Drilling contractors are becoming more demanding about safety in drawworks control, in particular the control philosophy and safety features of the brake system. The majority of offshore drilling rigs are equipped with electrical motor-driven National Oilwell drawworks, with the traditional band brake as primary brake system and the Baylor eddy current brake system as secondary. While the Baylor brake, governed by a small electric controller, is for braking dynamic forces at high speed, the band brake is applied for the final slow-down to full stop and precision control at creep speeds.
Driller's chair with brake servo, autodriller, Baylor brake, and clutch control.
The drawworks band brake is operated mechanically by a 5-ft long solid steel bar for braking and holding weights normally of 200-300 tons, but up to 500 tons for certain operations such as handling the BOP. To generate the necessary braking force on the drum, the driller needs to repeatedly apply considerable manual power onto the brake lever, sometimes to the maximum that his body weight can withstand. The consequent physical strain can lead not only to severe injuries and fatigue, but it may also divert the driller's attention away from other control functions. Another potential risk is the crown block server, which often unexpectedly triggers a compressed air cylinder, connected to the brake shaft, which in turn strikes down the brake lever violently and is known to not seldom hit the driller.
A servo brake system greatly reduces the driller's workload and risk exposure. The mechanical brake lever is increasingly being replaced with a small servo-brake handle equivalent in size to the Baylor handle. However, the introduction of a servo system adds one further link between the operator's hand and the band brake mechanism. This may cause the driller to lose some of his direct contact with the string load.
Lidan Engineering, which has solid experience in upgrading drawworks of the band brake type, has designed its DBS servo to mimic where possible the driller's habitual braking technique, as well as preserving the prevailing brake control philosophy. The DBS handle is controlled in a nearly identical fashion to that employed for the conventional brake lever. In addition, the analogue property of the brake handle is designed with a logarithmic resolution control – so the lower the speed and the higher the load, the more sensitivity in the handle. This feature makes it easy to identify the "sweet spot" where the load and the friction counter force reach equilibrium. The increased resolution is concentrated especially at this point, which in turn brings greater precision at creep speed and "direct feeling" of "load in hand."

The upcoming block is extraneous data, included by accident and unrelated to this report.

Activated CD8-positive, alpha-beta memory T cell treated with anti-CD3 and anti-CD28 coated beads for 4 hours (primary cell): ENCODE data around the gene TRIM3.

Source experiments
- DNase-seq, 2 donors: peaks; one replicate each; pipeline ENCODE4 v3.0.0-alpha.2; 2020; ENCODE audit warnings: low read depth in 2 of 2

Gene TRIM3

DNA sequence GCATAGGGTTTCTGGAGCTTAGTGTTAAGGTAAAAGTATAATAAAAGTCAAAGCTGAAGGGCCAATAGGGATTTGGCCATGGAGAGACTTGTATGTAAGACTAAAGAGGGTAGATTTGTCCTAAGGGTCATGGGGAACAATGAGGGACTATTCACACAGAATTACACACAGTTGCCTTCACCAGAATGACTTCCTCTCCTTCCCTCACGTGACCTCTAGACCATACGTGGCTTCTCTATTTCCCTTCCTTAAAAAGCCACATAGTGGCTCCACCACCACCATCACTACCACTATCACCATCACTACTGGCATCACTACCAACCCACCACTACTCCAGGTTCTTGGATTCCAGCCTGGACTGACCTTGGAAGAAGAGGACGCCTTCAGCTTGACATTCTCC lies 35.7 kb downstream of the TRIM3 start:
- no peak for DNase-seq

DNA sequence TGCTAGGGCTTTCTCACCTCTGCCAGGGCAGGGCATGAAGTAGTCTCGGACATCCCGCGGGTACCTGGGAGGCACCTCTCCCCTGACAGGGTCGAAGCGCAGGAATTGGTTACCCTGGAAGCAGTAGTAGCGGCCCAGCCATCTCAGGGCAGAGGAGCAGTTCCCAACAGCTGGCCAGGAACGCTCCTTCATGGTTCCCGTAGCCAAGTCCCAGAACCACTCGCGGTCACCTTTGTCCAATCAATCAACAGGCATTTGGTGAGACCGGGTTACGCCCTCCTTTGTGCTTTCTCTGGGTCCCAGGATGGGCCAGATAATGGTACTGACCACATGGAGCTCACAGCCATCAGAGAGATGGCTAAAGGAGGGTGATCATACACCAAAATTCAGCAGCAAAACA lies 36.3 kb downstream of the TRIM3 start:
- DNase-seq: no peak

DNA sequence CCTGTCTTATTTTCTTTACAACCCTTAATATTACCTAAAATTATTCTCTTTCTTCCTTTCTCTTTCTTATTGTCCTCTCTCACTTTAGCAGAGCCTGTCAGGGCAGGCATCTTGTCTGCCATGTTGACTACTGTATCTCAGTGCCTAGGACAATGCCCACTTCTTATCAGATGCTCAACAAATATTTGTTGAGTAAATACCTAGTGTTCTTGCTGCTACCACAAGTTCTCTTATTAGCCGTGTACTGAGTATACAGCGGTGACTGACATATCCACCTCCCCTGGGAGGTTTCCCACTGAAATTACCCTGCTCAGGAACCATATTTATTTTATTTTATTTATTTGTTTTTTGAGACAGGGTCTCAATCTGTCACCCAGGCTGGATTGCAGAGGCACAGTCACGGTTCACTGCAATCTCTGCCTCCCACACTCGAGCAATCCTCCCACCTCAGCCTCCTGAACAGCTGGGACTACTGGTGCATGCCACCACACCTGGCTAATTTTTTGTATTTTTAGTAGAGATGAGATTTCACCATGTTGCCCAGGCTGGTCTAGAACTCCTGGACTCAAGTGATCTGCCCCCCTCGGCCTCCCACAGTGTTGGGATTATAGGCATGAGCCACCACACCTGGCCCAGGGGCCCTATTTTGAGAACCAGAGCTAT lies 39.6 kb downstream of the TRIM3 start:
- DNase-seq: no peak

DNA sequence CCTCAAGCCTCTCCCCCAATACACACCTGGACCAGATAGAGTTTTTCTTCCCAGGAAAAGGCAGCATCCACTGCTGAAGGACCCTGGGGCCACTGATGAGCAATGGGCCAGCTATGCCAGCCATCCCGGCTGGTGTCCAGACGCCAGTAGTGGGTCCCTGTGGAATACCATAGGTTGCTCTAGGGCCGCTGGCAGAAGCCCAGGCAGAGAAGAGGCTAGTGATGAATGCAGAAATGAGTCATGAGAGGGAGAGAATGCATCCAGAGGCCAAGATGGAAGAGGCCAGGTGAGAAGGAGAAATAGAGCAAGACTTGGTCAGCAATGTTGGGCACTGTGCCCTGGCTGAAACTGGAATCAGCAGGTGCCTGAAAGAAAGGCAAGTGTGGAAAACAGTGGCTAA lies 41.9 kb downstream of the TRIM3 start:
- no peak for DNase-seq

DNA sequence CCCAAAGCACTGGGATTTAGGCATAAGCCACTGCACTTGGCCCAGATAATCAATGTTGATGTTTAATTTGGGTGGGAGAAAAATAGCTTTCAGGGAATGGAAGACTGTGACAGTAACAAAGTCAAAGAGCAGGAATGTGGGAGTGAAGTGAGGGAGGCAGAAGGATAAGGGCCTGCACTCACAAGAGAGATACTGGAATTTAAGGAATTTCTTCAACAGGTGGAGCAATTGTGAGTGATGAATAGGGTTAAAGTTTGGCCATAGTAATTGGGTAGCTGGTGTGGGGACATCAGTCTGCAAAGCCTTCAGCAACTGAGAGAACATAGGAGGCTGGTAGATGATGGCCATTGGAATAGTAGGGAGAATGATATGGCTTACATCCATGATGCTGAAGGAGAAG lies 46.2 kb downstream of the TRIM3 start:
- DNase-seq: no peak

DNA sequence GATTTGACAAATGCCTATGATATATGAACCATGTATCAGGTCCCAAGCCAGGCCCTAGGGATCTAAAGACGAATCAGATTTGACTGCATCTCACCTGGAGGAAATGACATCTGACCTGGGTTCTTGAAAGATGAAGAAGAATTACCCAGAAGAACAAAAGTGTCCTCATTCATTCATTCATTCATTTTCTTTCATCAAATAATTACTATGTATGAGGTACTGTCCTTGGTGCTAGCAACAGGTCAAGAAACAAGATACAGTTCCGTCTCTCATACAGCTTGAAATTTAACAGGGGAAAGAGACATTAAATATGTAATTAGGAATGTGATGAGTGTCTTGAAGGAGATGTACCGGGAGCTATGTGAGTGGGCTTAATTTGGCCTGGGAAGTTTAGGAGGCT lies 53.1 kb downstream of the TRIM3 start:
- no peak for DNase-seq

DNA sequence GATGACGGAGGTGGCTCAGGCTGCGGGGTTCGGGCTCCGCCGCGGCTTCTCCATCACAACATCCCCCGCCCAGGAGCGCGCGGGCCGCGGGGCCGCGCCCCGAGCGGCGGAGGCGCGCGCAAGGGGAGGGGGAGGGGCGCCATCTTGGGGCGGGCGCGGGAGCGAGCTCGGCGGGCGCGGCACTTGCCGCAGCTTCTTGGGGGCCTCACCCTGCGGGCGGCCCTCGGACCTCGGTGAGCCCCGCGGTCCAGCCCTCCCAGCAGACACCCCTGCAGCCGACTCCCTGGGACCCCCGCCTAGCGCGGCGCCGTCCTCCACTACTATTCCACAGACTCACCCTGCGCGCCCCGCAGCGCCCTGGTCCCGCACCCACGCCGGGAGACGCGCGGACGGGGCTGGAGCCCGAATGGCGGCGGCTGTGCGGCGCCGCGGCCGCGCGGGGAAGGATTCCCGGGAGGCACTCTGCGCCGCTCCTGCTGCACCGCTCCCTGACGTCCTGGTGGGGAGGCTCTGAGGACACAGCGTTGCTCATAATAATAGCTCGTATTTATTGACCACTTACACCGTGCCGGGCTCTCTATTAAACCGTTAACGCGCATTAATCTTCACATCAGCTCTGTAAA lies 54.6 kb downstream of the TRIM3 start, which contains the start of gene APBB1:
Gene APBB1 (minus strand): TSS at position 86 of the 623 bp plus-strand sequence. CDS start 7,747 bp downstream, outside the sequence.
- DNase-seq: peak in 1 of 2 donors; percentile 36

The DBS servo handle governs an active type brake actuator, working on a brake arm on the drawworks brake shaft. For safety, a second passive, fail-safe type brake actuator with a set of disc springs, charged by the servo-pressure, stands by to trigger its spring force on the same brake arm as the active actuator. A sequential load-sharing function between the two actuators prevents undesired brake reinforcement.
The servo control is delivered normally as a single unit pedestal-type console. Alternatively, it may be integrated with the main panel in the driller's cabin. Along with improved ergonomics, drillers are typically requesting control chairs that are designed either to carry the control consoles on the chair itself, or to remain on fixed pedestals. The elevated chair, with slide-back and all necessary ergonomic adjustments, provides a full overview of the drillfloor as well as the cabin instrumentation panels, with the Baylor brake handle and air clutch control on the left console and the Band Brake handle on the right console. This way, the driller's concentration is better focused on his drill floor work activities, with improved surveillance over other instruments and systems around him.
Should a Lidan ADS Autodriller be installed, the controls and indication lamps for weight on bit and rate of penetration are positioned typically on the right console. Cat head and crown compensator control, dolly retract as well as communications, may be positioned on either console, right or left. Another improvement that has been discussed involves changing the foot control of the slips and the SCR electric motor speed control into hand lever controls on the left console, with the clutch control combined with the SCR handle. The Baylor control should be moved over to the right console, forming an integral part of the Band Brake Servo Control, with one common handle for both braking systems. Lidan is working on such a solution, and a prototype is being tested on its brake simulator in Lidkoping, Sweden.
Drawworks featuring brake servo dual actuators, extended brake shaft.
Lidan is aware of the risks involved when controlling heavy, dynamic loads at high speed. To this end, Lidan maintains a constant dialogue with rig owners and classification organizations, and also participates in Hazop and FMEA analyses. In this regard, the DBS Brake Servo, with optional ADS autodrilling system and BCS block control and anti-collision system, has been awarded a DNV type approval certificate.
Lidan's systems comply with Offshore Stan-dard DNV-OS-E101, drilling plant, the NPD's Regulations relating to design and outfitting of facilities in petroleum activities, the NMD's Regulations concerning construction of mobile offshore units, and the UK SI standard The provision and use of work equipment regulations.
For more information, contact Thorbjorn Friman, Lidan Engineering. Tel: +46 510 485570, fax: +46 510 21018, email: firstname.lastname@example.org, website: www.lidaneng.se.